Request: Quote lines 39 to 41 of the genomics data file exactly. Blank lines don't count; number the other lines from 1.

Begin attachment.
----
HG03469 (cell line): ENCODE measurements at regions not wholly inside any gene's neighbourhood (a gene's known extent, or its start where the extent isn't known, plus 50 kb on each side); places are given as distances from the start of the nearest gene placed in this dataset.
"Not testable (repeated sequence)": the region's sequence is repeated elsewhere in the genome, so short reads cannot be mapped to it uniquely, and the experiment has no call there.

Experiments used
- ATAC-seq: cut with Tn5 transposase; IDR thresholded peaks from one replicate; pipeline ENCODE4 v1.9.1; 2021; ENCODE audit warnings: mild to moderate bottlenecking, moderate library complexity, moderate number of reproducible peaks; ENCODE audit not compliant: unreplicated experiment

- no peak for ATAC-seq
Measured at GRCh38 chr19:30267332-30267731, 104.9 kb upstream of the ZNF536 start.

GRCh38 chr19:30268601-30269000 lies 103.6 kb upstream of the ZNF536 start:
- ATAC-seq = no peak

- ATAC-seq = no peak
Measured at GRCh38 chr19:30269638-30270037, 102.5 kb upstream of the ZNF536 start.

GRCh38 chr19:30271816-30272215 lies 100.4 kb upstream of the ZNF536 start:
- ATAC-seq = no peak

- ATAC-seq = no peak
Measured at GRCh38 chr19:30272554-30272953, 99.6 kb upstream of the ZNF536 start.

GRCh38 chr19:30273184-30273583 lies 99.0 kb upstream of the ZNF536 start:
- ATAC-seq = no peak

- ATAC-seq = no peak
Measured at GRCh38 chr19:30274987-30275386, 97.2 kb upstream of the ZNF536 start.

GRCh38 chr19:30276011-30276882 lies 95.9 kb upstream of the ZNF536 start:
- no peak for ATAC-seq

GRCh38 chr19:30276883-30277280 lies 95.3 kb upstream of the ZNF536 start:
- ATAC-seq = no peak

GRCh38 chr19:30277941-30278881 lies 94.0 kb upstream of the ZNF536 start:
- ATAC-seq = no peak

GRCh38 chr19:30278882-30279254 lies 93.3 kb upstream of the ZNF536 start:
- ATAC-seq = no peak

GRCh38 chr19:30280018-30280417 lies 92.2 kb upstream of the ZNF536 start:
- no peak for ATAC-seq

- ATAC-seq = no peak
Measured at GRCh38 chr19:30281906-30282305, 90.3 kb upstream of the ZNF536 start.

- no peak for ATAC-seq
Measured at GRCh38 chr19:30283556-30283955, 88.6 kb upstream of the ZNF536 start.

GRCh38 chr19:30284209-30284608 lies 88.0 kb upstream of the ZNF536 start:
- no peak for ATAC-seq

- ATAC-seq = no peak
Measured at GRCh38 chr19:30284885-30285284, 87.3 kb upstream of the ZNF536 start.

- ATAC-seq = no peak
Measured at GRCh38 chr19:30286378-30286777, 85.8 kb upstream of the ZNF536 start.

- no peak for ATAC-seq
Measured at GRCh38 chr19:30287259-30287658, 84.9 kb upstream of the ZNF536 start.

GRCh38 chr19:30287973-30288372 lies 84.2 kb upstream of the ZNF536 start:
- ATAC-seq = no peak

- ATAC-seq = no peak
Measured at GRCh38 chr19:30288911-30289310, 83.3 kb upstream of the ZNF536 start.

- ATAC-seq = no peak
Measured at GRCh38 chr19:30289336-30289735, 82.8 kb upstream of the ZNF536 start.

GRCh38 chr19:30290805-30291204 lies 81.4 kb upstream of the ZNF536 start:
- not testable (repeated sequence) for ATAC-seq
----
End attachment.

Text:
- no peak for ATAC-seq
Measured at GRCh38 chr19:30287259-30287658, 84.9 kb upstream of the ZNF536 start.

GRCh38 chr19:30287973-30288372 lies 84.2 kb upstream of the ZNF536 start: